New answers tagged calendar
On day one, day one was not the first in a series of days, it was the one and only. See: How old is the world?—Aish
Tikkunei Zohar (introduction, 4b, passim) associates these with the verse (Ex. 3:15, זה שמי לעלם וזה זכרי לדר דר - "This is My name forever, and this is My remembrance for all generations." The reference there is to the Four-Lettered Name of Hashem, י-ה-ו-ה. Each of the terms in that verse ("My Name" and "My remembrance"), then, relates to one half of that ...
The Shulchan Aruch (Orach Chayim 114:1) states that "We begin saying (in the second beracha) Mashiv HaRuach U'Morid HaGeshem during the Mussaf prayer of the final Yom Tov [of Sukkot (i.e. Shemini Atzeret)] and do not cease until the Mussaf prayer of the first day of Pesach": מתחילין לומר בברכה שניה משיב הרוח ומוריד הגשם בתפלת מוסף של יום טוב האחרון של חג ...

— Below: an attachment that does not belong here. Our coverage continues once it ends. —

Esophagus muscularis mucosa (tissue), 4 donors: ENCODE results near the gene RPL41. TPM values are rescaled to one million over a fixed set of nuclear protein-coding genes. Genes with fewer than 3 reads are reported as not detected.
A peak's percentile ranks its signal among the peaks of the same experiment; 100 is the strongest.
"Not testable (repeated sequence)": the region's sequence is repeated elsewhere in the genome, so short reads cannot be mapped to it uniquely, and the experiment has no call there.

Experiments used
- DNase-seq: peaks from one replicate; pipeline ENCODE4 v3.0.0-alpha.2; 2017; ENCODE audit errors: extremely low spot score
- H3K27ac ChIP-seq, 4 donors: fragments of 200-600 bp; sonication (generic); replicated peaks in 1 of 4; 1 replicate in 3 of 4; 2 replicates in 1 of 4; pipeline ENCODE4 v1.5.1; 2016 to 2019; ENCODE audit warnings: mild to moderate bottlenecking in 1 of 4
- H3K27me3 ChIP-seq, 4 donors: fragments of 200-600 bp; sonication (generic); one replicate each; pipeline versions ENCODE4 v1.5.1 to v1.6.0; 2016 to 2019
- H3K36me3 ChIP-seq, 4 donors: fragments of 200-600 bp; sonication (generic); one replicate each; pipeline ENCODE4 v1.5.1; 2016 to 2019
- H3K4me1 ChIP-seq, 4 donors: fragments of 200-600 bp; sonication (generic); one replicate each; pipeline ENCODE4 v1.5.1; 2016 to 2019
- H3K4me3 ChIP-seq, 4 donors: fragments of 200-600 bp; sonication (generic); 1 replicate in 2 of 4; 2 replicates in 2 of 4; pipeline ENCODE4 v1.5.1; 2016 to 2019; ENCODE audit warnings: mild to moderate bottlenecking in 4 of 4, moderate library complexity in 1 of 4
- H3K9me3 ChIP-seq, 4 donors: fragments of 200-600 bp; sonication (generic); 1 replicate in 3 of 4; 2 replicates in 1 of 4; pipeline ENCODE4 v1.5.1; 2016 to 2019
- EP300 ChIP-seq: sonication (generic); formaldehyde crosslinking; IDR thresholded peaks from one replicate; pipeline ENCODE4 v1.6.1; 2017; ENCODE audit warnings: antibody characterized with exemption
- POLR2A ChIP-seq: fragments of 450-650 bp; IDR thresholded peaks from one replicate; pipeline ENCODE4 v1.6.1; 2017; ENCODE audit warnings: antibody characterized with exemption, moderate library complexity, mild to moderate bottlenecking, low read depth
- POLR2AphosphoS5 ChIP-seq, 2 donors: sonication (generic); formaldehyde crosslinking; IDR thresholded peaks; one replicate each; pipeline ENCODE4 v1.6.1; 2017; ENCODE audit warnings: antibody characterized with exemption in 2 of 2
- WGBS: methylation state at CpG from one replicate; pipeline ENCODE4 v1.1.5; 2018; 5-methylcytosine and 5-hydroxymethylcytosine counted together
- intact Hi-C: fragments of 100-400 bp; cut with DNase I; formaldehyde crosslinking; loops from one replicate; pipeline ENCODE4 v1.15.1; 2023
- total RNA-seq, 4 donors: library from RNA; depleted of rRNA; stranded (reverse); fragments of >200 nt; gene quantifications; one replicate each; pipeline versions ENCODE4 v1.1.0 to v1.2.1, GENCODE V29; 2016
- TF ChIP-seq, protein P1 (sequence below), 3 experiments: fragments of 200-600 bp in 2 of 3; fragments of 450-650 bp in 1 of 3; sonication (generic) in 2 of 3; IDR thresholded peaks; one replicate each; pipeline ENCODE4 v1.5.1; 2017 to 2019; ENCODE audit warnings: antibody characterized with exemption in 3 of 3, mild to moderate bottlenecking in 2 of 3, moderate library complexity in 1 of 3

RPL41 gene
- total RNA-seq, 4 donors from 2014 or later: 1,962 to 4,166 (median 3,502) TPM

I don't know if there is a higher meaning to these numbers, but the fundamental idea that Chazal seem to be saying is that the Torah is all encompassing and every aspect of a person's life must be directed by Torah, its values and goals.
Seder Olam Rabbah 8 says the Jews left Sinai on 20 Iyar of Year 2 after the Exodus, traveled to Kibrot Hattaavah, spent 30 days there (because that's how long they ate the quail for Num 11:20), traveled to Chatzerot, spent 7 days there (because that's how long Miriam was expelled for Num 12:15), traveled to Midbar Paran, arriving on 28 Sivan or the same ...
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